Students stepped back into time yesterday during their second Farm Days field study at Drumlin Farm. Robin Stuart, the Farm's educational director, coordinated the careful preparation and planning that went into the day's events.
When students arrived we split into groups of approximately 12 students with one or two chaperones. Dedicated docents led our groups through the forests and fields of Drumlin Farm as if we lived 1,000 years ago. We looked at plant properties and noticed how those plants might serve as food, building materials, or medicine. We walked quietly and carefully looking for signs of animal life. One young naturalist spotted a young doe just a few feet away from us. We stopped and watched for a while. The students also noticed fur, feathers, and animal homes all around us.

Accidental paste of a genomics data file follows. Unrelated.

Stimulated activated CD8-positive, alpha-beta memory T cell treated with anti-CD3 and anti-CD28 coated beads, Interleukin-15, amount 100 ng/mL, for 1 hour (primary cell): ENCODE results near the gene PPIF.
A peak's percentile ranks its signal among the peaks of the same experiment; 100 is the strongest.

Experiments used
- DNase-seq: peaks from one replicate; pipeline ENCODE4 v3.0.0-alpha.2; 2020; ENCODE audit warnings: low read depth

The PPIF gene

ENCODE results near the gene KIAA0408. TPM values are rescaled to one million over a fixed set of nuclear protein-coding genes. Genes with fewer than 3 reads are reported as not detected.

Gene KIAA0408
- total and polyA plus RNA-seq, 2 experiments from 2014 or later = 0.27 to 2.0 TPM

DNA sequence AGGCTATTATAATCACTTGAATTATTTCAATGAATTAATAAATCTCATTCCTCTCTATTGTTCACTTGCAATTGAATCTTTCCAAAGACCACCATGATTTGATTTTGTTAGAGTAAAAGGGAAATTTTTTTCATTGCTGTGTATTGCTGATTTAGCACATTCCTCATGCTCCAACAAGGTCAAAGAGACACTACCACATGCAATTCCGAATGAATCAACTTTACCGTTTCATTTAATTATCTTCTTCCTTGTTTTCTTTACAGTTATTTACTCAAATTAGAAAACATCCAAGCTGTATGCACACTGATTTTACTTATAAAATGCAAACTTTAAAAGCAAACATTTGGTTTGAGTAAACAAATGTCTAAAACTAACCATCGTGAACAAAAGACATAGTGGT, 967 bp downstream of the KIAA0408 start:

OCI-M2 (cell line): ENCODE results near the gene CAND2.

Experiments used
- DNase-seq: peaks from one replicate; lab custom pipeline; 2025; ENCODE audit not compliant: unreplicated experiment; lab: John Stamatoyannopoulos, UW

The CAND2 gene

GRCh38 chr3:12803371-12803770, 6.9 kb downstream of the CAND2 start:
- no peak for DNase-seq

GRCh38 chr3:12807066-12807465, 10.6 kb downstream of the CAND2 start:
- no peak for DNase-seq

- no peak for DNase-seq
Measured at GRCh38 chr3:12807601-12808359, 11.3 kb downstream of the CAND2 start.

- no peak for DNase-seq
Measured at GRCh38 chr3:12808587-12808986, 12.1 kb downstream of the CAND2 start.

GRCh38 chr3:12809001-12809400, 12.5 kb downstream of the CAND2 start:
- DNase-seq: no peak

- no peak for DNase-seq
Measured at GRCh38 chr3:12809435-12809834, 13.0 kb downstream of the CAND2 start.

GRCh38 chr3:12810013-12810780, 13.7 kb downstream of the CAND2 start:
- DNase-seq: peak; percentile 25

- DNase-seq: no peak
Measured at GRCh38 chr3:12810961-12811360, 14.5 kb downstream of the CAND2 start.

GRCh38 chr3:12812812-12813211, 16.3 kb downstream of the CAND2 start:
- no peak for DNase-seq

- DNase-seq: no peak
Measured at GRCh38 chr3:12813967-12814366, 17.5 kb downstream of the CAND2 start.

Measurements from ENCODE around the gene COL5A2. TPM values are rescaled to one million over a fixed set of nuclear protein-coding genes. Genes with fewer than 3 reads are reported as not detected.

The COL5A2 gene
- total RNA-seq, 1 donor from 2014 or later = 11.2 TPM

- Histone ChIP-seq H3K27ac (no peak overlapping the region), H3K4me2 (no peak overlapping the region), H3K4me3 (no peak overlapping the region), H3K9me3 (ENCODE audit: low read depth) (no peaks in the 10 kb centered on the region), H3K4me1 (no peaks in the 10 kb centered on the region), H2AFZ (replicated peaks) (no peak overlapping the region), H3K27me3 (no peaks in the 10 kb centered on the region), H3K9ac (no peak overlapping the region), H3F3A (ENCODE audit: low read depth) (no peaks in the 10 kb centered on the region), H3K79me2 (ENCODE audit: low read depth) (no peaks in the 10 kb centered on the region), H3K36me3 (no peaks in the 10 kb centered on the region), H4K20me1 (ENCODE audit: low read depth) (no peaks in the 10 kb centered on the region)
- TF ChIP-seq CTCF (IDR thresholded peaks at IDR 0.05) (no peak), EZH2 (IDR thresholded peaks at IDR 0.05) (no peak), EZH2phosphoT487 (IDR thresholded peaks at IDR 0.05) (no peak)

Later we visited a model of a Native American village of 1,000 years ago. There the children scraped a deerskin with shells, ground corn, and sat around the fire as journey cake cooked on soap stone. We also listened to an American Indian creation tale, and investigated artifacts of life 1,000 years ago including a bear skin, deerskin clothing, hollowed gourds, animal bones, and clay sculptures.
The young naturalists and archeologists, led by the knowledgeable docent, had a chance to learn in the field using their senses to "read the landscape" as they learned about life very different than today, a life that relied on a keen understanding and adaptation of the natural world. A worthy adventure.